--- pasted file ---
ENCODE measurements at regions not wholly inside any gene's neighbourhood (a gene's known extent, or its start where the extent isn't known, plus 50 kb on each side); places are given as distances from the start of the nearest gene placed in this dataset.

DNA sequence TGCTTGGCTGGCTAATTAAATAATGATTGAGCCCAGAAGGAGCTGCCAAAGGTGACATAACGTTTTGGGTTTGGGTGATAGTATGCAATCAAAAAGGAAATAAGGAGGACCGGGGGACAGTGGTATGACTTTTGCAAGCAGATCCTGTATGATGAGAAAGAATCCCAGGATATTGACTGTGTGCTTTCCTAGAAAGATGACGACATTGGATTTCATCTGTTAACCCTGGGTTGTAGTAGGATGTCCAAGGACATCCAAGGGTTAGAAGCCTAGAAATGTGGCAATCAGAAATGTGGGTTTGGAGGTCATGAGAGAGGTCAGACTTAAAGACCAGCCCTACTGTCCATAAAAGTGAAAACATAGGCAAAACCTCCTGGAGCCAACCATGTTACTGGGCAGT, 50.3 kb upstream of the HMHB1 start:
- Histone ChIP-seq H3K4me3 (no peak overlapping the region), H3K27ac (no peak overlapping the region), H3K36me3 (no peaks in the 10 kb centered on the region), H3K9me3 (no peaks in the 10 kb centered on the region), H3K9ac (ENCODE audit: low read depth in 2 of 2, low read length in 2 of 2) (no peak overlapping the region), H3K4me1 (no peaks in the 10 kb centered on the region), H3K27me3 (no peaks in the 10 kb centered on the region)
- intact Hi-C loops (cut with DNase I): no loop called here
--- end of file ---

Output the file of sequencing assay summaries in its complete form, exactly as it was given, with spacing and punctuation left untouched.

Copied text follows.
ENCODE measurements at regions not wholly inside any gene's neighbourhood (a gene's known extent, or its start where the extent isn't known, plus 50 kb on each side); places are given as distances from the start of the nearest gene placed in this dataset.

DNA sequence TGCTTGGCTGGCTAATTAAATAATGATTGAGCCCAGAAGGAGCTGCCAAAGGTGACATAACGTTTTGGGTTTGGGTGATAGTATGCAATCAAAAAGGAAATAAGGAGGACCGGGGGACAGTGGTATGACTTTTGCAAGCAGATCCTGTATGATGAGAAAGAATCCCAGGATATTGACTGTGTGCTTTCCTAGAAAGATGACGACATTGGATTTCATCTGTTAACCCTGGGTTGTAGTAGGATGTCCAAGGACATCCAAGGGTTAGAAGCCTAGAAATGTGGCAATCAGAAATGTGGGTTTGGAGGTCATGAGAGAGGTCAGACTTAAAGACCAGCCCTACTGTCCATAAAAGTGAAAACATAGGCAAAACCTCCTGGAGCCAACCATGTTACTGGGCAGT, 50.3 kb upstream of the HMHB1 start:
- Histone ChIP-seq H3K4me3 (no peak overlapping the region), H3K27ac (no peak overlapping the region), H3K36me3 (no peaks in the 10 kb centered on the region), H3K9me3 (no peaks in the 10 kb centered on the region), H3K9ac (ENCODE audit: low read depth in 2 of 2, low read length in 2 of 2) (no peak overlapping the region), H3K4me1 (no peaks in the 10 kb centered on the region), H3K27me3 (no peaks in the 10 kb centered on the region)
- intact Hi-C loops (cut with DNase I): no loop called here